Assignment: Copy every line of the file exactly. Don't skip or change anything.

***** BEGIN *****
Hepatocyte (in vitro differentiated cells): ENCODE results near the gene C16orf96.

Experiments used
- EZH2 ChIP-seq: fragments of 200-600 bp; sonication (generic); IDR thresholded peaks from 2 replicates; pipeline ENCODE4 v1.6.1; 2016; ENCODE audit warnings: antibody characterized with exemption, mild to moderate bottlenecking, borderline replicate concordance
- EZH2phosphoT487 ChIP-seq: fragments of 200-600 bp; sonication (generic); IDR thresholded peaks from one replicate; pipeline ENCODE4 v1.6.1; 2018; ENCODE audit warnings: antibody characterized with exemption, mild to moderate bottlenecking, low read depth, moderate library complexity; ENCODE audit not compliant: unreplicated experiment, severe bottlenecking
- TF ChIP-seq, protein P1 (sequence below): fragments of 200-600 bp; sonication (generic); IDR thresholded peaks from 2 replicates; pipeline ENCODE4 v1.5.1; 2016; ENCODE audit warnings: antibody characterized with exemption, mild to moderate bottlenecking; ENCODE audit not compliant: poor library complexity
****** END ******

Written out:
Hepatocyte (in vitro differentiated cells): ENCODE results near the gene C16orf96.

Experiments used
- EZH2 ChIP-seq: fragments of 200-600 bp; sonication (generic); IDR thresholded peaks from 2 replicates; pipeline ENCODE4 v1.6.1; 2016; ENCODE audit warnings: antibody characterized with exemption, mild to moderate bottlenecking, borderline replicate concordance
- EZH2phosphoT487 ChIP-seq: fragments of 200-600 bp; sonication (generic); IDR thresholded peaks from one replicate; pipeline ENCODE4 v1.6.1; 2018; ENCODE audit warnings: antibody characterized with exemption, mild to moderate bottlenecking, low read depth, moderate library complexity; ENCODE audit not compliant: unreplicated experiment, severe bottlenecking
- TF ChIP-seq, protein P1 (sequence below): fragments of 200-600 bp; sonication (generic); IDR thresholded peaks from 2 replicates; pipeline ENCODE4 v1.5.1; 2016; ENCODE audit warnings: antibody characterized with exemption, mild to moderate bottlenecking; ENCODE audit not compliant: poor library complexity